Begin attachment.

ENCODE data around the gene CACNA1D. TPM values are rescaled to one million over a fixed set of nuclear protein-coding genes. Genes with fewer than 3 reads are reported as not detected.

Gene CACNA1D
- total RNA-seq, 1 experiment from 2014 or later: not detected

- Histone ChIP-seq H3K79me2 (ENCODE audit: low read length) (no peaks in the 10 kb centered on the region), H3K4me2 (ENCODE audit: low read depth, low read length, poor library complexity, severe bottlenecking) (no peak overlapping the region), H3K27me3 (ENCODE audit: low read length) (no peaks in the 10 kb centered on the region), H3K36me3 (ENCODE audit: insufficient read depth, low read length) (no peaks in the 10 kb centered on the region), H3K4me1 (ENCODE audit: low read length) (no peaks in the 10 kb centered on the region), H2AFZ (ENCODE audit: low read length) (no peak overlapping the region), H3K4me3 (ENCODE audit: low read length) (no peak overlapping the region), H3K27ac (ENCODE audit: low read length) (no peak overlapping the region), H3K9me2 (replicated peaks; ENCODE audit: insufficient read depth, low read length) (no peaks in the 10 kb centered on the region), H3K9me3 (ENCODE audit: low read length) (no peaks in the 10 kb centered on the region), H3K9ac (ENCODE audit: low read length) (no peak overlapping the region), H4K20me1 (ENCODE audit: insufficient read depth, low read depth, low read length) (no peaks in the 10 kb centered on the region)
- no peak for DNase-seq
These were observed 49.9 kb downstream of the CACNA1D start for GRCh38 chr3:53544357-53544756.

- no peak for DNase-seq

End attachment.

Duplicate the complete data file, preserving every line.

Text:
ENCODE data around the gene CACNA1D. TPM values are rescaled to one million over a fixed set of nuclear protein-coding genes. Genes with fewer than 3 reads are reported as not detected.

Gene CACNA1D
- total RNA-seq, 1 experiment from 2014 or later: not detected

- Histone ChIP-seq H3K79me2 (ENCODE audit: low read length) (no peaks in the 10 kb centered on the region), H3K4me2 (ENCODE audit: low read depth, low read length, poor library complexity, severe bottlenecking) (no peak overlapping the region), H3K27me3 (ENCODE audit: low read length) (no peaks in the 10 kb centered on the region), H3K36me3 (ENCODE audit: insufficient read depth, low read length) (no peaks in the 10 kb centered on the region), H3K4me1 (ENCODE audit: low read length) (no peaks in the 10 kb centered on the region), H2AFZ (ENCODE audit: low read length) (no peak overlapping the region), H3K4me3 (ENCODE audit: low read length) (no peak overlapping the region), H3K27ac (ENCODE audit: low read length) (no peak overlapping the region), H3K9me2 (replicated peaks; ENCODE audit: insufficient read depth, low read length) (no peaks in the 10 kb centered on the region), H3K9me3 (ENCODE audit: low read length) (no peaks in the 10 kb centered on the region), H3K9ac (ENCODE audit: low read length) (no peak overlapping the region), H4K20me1 (ENCODE audit: insufficient read depth, low read depth, low read length) (no peaks in the 10 kb centered on the region)
- no peak for DNase-seq
These were observed 49.9 kb downstream of the CACNA1D start for GRCh38 chr3:53544357-53544756.

- no peak for DNase-seq